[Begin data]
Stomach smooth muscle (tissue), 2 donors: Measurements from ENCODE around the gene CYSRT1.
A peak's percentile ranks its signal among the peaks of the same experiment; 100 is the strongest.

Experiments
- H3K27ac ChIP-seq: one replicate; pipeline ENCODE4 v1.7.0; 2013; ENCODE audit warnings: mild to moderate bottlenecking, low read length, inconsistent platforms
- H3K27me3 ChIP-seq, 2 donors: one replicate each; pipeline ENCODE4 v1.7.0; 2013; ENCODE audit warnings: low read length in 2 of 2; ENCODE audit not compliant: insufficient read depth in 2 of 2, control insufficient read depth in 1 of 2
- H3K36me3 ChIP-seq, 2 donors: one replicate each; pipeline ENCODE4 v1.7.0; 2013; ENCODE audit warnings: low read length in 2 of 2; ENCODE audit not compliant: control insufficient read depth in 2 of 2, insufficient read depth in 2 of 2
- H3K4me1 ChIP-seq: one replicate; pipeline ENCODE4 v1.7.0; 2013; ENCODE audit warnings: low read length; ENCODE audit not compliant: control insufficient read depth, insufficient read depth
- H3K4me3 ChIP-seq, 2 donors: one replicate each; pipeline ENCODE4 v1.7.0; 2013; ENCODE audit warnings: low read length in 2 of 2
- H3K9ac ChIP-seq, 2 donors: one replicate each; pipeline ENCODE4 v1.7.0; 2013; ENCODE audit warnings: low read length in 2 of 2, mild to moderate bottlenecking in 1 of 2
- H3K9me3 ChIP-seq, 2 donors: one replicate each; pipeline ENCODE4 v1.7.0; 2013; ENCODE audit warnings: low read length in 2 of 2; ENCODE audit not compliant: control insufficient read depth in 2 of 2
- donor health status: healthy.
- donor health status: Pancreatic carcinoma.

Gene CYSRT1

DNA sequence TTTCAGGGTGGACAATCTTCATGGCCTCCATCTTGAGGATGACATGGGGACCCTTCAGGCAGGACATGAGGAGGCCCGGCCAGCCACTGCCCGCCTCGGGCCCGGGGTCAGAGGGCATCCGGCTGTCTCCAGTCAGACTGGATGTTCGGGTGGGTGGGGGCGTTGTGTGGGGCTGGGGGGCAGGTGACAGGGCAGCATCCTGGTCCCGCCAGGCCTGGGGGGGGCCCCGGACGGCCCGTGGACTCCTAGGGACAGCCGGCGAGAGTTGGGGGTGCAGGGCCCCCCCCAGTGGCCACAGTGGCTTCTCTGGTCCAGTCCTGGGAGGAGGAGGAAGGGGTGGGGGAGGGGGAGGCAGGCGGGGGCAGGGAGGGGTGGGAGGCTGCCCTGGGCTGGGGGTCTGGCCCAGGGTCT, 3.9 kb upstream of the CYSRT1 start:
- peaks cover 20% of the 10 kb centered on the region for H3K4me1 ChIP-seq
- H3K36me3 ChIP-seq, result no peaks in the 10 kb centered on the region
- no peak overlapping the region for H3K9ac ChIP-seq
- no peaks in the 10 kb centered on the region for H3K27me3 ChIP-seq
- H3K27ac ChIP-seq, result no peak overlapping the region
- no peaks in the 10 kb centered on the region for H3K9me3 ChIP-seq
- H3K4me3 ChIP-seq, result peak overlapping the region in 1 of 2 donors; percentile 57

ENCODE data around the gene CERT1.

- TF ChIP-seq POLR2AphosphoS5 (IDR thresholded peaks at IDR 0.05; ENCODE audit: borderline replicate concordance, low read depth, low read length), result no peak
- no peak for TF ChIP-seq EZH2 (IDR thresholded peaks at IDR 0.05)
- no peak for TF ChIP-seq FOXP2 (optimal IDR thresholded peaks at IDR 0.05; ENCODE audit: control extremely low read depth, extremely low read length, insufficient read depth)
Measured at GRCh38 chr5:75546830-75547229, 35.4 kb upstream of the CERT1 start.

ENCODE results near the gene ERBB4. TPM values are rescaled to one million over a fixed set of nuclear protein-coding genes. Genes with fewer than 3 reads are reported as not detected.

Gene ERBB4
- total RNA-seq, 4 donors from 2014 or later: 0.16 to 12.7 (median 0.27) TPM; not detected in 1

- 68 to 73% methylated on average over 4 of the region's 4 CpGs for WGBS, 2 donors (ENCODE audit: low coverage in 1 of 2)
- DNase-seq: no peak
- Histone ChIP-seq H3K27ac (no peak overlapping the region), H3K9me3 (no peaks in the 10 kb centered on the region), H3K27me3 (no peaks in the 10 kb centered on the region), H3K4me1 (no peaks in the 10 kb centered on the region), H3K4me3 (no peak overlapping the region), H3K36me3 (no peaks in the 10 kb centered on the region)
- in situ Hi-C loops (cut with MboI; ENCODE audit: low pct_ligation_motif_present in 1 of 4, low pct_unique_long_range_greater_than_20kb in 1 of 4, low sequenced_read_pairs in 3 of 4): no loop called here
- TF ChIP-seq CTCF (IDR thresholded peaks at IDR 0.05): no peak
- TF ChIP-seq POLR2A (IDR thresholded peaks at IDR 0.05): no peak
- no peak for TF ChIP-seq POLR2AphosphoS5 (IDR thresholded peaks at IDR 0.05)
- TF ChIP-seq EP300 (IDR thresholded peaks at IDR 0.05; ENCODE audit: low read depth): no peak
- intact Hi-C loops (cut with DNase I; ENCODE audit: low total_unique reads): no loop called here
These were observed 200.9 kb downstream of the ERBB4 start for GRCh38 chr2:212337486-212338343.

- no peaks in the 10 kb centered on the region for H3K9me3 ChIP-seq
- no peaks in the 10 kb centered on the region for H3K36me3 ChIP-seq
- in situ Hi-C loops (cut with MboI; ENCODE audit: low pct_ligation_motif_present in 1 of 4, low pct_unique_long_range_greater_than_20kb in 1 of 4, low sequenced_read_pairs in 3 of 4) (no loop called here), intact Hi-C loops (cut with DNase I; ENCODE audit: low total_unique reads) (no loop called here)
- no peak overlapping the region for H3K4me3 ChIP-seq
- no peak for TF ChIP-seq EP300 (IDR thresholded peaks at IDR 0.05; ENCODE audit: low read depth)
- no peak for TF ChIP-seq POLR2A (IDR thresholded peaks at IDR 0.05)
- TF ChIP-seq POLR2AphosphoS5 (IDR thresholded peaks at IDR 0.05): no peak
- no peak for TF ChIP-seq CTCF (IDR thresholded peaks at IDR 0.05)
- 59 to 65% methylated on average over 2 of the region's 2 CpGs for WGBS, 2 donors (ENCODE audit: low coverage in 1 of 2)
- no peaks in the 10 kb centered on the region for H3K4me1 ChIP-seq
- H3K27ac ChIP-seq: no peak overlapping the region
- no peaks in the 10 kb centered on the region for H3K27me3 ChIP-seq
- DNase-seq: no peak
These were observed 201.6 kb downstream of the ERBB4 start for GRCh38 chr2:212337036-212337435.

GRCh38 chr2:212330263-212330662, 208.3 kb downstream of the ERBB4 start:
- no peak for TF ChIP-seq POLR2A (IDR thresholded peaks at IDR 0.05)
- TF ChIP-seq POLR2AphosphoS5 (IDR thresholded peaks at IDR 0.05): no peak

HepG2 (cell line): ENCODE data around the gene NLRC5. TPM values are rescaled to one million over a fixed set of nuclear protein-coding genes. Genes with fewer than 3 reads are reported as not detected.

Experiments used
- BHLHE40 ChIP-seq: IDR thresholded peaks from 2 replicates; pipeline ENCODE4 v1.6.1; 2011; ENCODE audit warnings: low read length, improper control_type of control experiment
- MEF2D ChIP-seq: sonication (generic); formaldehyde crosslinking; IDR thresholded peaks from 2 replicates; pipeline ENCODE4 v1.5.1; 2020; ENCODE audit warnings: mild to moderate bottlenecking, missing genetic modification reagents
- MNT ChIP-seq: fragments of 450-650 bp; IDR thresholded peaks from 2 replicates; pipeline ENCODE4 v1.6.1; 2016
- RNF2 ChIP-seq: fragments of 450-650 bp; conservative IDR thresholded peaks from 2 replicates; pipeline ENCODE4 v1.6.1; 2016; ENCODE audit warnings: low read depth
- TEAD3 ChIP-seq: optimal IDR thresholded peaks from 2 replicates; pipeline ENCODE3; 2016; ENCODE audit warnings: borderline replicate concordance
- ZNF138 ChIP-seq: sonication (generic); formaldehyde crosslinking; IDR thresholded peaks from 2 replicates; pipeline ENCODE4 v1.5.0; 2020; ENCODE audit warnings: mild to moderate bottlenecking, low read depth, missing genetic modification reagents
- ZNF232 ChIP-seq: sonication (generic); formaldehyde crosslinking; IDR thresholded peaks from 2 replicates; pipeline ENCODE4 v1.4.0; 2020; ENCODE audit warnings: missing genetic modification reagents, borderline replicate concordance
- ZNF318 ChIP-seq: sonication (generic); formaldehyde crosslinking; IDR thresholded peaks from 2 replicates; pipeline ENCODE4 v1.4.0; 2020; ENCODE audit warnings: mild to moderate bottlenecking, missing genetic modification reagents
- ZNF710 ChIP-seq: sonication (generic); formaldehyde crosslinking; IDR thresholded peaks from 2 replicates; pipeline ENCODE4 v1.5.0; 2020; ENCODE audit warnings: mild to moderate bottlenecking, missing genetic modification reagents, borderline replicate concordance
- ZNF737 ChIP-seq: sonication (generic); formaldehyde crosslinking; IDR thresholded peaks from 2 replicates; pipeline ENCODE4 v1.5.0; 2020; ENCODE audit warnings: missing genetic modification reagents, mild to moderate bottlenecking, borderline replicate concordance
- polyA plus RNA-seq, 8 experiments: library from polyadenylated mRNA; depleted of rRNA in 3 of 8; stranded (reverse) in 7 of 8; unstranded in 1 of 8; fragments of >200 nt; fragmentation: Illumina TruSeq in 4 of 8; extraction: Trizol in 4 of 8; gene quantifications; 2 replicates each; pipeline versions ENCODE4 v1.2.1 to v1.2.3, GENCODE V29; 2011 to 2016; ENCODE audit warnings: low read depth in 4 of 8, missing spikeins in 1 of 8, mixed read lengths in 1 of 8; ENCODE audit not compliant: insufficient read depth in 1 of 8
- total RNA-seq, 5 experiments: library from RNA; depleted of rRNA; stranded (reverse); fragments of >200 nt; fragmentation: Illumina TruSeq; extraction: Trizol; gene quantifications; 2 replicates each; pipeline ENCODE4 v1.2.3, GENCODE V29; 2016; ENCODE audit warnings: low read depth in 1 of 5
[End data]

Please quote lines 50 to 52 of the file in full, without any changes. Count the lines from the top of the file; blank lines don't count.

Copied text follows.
- H3K27ac ChIP-seq: no peak overlapping the region
- no peaks in the 10 kb centered on the region for H3K27me3 ChIP-seq
- DNase-seq: no peak